By Jack Jennaway; Business Advocacy Coordinator
This week is Agriculture Celebration Week in Billings. You will very often hear that Agriculture is Montana’s number one industry, meaning that it makes up the lion’s share of the local Gross Domestic Product (GDP), but it is so much more than that. Agriculture provides the food and fiber we too often take for granted; the farmers and ranchers in rural Yellowstone County and beyond contribute mightily to the urban economy in Billings; and Agriculture, in many ways, serves as the foundation of our local history and culture. This week the Billings Chamber of Commerce invites you take the opportunity to learn more about Ag industry right here in your neighborhood and reflect on how our largest industry impacts your life.
Agriculture is all about providing the foundational necessities of life. Somewhere in the world in March 2020, some economist made a wish on a monkey’s paw that people would think more about supply chains— and now here we are.
American’s are not used to experiencing scarcity, especially where food is concerned. In fact, the United States is the world’s breadbasket—producing and exporting more food than anywhere else in the world by more than double. Even so, there is a good chance that if you go to the grocery store today, the lettuce grown in the southern US simply wasn’t able to make it to Billings. This has brought local production to the forefront of a lot of Billings residents’ minds, and while our climate will never be able to produce everything a consumer would want, local farmers and ranchers produce wheat, barley, corn, sugar beets, potatoes, chicken, eggs, beef, wool, milk, feed for livestock, and more. We will be highlighting several ways you can access more local food throughout the week.
All of this production has a big impact on our economy and the availability of jobs—even for those who are not directly involved in food production. The Yellowstone County Extension office estimates that for 10 people working in production agriculture, an additional 14 jobs are created in other industries in Yellowstone County. The impact on Billings’ economy is probably even larger since Billings serves a wide range of other counties as well; I grew up on a ranch in Musselshell County, and my family did most of its shopping in Billings. Farmers and ranchers buy all of the same things as any other household, but they also buy tens of thousands of dollars worth of supplies for their businesses—equipment, seed, fertilizer, etc.—leading to dozens of businesses in Billings that exist solely to supply farms and ranches, and those businesses in turn employ hundreds of people who can then shop at other local businesses. Throughout this week, we will be highlighting some of those local businesses, many of which have products or services that may interest you as well.Finally, farming and ranching is essential to our understanding of who we are today. The first people to settle in Montana obviously were the Native Americans, followed by miners, followed in turn by cattle ranchers; each of these groups have left a deep and irreplaceable stamp on Montana’s culture. Locally, agriculture literally transformed the landscape through efforts like the Huntley Irrigation Project. Our image as a state in the eyes of the rest of the world is forever linked to the cowboy, a phenomenon embodied in books and films like Lonesome Dove. Those of us who appreciate where Billings is now—and where it’s going—must also appreciate how it got here. Agriculture is as much a part of that story as the railroad.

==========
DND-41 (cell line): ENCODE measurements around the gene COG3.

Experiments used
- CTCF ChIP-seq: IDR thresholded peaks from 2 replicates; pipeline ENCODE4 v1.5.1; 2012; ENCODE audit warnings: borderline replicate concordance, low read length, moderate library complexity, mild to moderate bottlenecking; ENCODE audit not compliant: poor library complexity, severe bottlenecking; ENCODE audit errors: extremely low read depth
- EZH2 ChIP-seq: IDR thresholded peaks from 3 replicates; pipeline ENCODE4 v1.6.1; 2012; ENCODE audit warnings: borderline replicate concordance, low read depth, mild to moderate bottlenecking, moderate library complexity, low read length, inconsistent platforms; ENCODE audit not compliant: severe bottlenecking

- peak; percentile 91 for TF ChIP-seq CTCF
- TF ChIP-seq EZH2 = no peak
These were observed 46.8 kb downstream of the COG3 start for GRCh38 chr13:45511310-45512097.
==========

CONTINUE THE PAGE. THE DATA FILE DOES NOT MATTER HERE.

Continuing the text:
The fact that we don’t have to think about where our food comes from is a blessing of modernity, but every once in a while we should all step back to appreciate the things in life we normally take for granted. For the role it plays in our history, our economy, and our everyday lives, take a moment this week to celebrate agriculture. Watch your inbox, because we have a lot more coming your way.